Andrew Hallam

International Living Rates Panama The Best Country To Retire in 2022

Each morning before sunrise, I ride my bike along an oceanfront path. I pass runners, walkers, and people rollerblading. Cross-legged meditators face the rising sun while sitting on the raised, concrete sea wall.


Panama City: Photo taken by Andrew Hallam

Near the end of this path, I pass a fresh fish market before cycling onto a flat, two-mile-long bridge. Every morning, the city closes two of these wide lanes (one in each direction) to vehicle traffic. Only cyclists are allowed. After crossing the bridge, I hit a narrow stretch known as the Amador. On one side, it parallels the entrance to the 50-mile-long Panama Canal. On the other side, there’s a bay with a view of the glistening modern city.

International Living rates Panama the best place to retire in 2022. They assessed that based on ten criteria: housing, retiree benefits, ease of residency application, entertainment, development, climate, healthcare, governance, opportunity, and the cost of living.

Plenty of expats retire to the Panamanian mountain town of Boquete. Like Mexico’s Lake Chapala, Boquete is filled with American retirees. It’s the sort of place you could live without learning a lick of Spanish.

While that’s a perk for many, learning a new language has its benefits. Doing so could help you make local friends, boost your longevity and help extend your perception of time. If that’s something you’re interested in, and you like city living, Panama City might be worth checking out.

It isn’t easy to find American retirees here unless you join the American Society of Panama. The general absence of Anglophones on Panama’s streets is one reason why the local shopkeepers, taxi drivers, police officers, and (in many cases) servers in restaurants don’t speak English outside tourist zones.

While it’s obvious that learning a new language–or at least some of a new language–would help a retiree meet more people, you might wonder about my claim that it could boost your longevity and your perception of time.

In many ways, the brain is like a muscle. We either use it or we lose it. That’s one theory why those who retire early don’t often live as long as people who work until traditional retirement age. That doesn’t mean you can’t retire at forty or fifty and live until you’re a hundred. But working engages our mind. It gives us a sense of purpose and it often forces us to keep learning.

You don’t, however, need a job to keep your brain active. Learning a new language could have the same effect. While younger minds pick up languages more easily, research suggests one of the reasons older people don’t learn as well has to do with their reluctance. That’s according to Dr. Dayna R. Touron, an associate professor of psychology at UNC Greensboro College of Arts and Sciences.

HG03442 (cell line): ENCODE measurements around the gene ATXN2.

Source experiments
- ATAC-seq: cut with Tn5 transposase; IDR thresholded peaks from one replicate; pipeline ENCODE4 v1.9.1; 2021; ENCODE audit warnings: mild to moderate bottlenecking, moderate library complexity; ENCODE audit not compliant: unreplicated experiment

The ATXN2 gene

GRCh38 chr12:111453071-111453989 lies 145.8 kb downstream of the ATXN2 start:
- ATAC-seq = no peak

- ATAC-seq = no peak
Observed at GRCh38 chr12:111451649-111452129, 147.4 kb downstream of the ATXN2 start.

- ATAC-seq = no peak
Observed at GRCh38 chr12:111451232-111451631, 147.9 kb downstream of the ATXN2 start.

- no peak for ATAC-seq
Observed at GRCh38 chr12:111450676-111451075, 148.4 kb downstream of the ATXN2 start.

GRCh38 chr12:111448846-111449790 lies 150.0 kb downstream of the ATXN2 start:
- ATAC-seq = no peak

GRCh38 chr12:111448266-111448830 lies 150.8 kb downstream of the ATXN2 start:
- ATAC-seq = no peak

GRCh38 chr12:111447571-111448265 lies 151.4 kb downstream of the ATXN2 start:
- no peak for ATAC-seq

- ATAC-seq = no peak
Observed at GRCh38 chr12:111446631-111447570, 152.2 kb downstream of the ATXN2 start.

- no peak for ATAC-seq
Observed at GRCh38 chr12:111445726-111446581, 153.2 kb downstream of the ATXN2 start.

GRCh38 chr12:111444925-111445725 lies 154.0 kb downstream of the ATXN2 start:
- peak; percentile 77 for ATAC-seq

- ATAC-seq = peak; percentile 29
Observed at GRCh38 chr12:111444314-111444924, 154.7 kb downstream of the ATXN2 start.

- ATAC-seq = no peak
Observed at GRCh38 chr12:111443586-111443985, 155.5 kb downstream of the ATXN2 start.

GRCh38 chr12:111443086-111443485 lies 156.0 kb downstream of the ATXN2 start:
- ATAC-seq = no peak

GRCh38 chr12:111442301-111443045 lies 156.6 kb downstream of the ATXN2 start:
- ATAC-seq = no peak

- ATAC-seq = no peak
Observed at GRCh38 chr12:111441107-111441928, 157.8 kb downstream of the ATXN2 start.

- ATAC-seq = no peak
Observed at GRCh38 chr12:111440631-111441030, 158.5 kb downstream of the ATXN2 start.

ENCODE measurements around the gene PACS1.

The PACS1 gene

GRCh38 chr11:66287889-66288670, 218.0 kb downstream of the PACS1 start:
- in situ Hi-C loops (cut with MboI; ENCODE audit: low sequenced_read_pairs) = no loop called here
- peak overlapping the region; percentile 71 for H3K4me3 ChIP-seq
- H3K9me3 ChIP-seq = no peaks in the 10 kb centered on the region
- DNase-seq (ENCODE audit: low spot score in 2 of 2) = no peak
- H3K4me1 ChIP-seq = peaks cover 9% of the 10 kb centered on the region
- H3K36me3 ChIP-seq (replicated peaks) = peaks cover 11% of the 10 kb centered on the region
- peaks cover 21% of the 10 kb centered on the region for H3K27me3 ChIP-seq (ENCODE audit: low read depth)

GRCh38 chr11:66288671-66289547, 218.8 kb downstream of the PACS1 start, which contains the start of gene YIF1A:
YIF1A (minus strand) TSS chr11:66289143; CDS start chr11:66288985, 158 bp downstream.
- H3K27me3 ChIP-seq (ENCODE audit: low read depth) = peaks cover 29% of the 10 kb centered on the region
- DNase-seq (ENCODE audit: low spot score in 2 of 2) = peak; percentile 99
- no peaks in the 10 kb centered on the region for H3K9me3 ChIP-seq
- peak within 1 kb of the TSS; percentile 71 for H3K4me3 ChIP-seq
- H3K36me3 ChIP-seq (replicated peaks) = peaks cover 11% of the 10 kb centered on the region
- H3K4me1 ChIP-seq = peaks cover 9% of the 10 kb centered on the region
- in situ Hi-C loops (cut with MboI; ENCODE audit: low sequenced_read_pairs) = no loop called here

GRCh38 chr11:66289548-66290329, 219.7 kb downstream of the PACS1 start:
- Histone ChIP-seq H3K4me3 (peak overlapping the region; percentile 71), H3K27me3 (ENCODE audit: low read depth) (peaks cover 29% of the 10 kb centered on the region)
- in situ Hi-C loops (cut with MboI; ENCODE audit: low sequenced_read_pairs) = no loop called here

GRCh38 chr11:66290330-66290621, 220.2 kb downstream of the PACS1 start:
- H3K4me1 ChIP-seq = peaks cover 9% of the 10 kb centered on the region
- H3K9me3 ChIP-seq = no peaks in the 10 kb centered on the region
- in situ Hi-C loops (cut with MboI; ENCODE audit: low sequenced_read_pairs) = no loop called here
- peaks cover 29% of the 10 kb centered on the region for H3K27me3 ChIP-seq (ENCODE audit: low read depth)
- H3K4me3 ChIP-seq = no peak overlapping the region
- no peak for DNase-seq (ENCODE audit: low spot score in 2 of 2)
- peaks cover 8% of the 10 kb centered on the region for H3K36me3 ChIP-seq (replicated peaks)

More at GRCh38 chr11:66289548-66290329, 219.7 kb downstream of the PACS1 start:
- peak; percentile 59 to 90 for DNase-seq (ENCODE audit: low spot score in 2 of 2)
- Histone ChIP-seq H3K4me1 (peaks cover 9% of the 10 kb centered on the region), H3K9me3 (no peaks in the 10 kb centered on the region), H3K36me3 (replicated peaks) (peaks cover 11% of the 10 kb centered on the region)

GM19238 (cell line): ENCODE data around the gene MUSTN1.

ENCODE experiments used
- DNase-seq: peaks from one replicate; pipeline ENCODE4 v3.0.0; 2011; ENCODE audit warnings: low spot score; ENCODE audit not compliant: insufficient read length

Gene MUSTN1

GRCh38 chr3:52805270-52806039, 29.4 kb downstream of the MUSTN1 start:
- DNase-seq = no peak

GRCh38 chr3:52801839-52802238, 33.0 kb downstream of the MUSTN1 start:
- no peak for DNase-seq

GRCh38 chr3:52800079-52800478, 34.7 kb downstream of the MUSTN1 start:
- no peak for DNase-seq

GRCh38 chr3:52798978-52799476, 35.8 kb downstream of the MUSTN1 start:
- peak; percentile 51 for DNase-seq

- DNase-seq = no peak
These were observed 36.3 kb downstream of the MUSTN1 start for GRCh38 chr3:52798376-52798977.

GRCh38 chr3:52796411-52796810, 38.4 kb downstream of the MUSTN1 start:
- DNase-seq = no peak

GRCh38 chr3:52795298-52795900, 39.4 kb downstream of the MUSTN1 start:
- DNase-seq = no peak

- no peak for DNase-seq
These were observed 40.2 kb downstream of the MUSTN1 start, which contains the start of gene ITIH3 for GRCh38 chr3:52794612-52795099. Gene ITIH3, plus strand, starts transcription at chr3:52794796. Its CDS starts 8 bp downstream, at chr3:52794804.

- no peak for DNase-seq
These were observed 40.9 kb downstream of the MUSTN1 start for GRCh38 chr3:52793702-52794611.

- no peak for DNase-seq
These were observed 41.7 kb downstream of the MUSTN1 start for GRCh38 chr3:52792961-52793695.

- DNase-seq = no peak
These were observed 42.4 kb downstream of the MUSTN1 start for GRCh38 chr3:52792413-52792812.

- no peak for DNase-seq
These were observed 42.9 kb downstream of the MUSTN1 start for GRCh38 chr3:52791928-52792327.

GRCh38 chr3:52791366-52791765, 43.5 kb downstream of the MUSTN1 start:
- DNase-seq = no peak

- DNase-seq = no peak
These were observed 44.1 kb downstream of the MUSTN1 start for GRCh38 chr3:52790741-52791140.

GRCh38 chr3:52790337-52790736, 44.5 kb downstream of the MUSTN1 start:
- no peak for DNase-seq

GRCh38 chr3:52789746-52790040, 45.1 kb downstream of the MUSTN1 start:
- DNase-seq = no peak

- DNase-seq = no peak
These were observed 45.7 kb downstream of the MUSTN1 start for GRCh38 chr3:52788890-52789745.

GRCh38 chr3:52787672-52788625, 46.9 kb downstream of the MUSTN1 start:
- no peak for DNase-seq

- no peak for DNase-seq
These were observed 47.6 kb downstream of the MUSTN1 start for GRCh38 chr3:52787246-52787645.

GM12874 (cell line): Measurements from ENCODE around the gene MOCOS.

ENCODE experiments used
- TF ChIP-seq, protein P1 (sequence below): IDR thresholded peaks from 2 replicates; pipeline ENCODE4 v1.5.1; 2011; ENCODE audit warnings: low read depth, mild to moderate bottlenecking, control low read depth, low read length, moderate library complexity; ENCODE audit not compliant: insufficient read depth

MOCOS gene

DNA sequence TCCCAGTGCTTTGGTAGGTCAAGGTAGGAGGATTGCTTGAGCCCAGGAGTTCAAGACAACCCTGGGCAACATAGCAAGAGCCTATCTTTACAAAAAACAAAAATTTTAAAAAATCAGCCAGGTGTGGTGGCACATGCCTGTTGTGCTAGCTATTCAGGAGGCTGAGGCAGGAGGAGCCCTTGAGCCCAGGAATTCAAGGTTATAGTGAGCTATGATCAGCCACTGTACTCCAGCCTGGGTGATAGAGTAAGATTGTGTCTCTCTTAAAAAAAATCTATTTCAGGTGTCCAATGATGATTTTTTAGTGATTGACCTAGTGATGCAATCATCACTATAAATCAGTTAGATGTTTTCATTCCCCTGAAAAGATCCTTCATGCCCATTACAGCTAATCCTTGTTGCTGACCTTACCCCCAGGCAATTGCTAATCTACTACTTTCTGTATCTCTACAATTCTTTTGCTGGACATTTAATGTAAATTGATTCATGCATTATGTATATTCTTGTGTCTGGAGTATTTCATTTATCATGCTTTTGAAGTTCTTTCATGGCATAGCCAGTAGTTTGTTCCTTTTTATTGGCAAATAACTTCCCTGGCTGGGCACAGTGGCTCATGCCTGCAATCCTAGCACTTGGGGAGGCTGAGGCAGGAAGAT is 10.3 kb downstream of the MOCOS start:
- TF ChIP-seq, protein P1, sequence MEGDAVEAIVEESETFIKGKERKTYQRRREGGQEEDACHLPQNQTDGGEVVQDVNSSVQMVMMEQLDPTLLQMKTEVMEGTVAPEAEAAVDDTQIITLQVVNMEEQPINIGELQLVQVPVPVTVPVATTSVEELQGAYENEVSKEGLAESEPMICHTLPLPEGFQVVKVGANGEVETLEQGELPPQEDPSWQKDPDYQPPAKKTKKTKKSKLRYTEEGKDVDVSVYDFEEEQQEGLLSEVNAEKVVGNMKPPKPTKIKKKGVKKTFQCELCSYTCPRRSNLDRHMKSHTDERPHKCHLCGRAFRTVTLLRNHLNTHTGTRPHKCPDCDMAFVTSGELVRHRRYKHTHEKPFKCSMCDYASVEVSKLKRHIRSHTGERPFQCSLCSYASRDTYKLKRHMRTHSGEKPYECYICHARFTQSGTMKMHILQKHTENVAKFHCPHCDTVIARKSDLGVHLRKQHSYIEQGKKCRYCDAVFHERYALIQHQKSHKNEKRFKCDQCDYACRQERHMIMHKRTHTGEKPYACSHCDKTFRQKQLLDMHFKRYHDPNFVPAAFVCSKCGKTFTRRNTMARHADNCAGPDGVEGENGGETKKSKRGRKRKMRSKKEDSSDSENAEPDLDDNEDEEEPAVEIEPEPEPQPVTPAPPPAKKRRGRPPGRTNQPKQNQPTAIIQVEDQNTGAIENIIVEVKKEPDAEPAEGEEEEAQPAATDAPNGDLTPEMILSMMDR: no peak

And because we measure time by alternative experiences, learning a new language can extend our perception of time.

In other words, we might not be able to control how long we live, chronologically, but by continuing to learn, we can expand our perceived length of each day.

So if you have a sense of adventure, and you would like to retire in the safest large city in Central America, you might like Panama City. You can safely drink water from the taps. It’s easy to gain a residency permit.

The city closes roads for people who want to ride their bikes, and the city offers free yoga and other exercise classes every Sunday morning beside the ocean-side path that I cycle each day.


Panama City closes half of Avenue Balboa to traffic every Sunday: Photo taken by Andrew Hallam

In conjunction with a government-sponsored plan, a local bicycle shop loans bicycles to people every Sunday so they can cycle along the road they close to traffic.


Free bicycle loans every Sunday: Photo taken by Andrew Hallam

It costs more to live in Panama than it does to live in other low-cost retirement countries, such as Mexico and Ecuador. But Panama City is one of the few places in the world where real estate and monthly rents are lower today than they were five years ago. For example, you can rent a modern condominium with a spectacular ocean view, including a gym and a rooftop swimming pool for about $1000 a month. I took the photo below from the living room of the condo we’re currently renting.


Ocean and city view from a condo that rents for $1000 a month: Photo taken by Andrew Hallam

The country also offers deep discounts for resident retirees:

50 percent off movies, theaters, concerts and sporting events

50 percent off the closing costs when purchasing a home

50 percent off hotel stays from Monday through Thursday

30 percent off hotel stays from Friday through Sunday

25 percent off airline tickets originating in Panama

25 percent off restaurant meals

15 percent off dental and eye exams

15 percent off hospital bills (if the patient is uninsured)

10 percent off prescriptive medications

Perhaps best of all, for your longevity and your mind, you won’t find English spoken on every street. Panama City won’t be everyone’s cup of tea. But the longer I’m here, the more benefits I see.


Andrew Hallam is a Digital Nomad. He’s the bestselling author Balance: How to Invest and Spend for Happiness, Health and Wealth. He also wrote Millionaire Teacher and Millionaire Expat: How To Build Wealth Living Overseas

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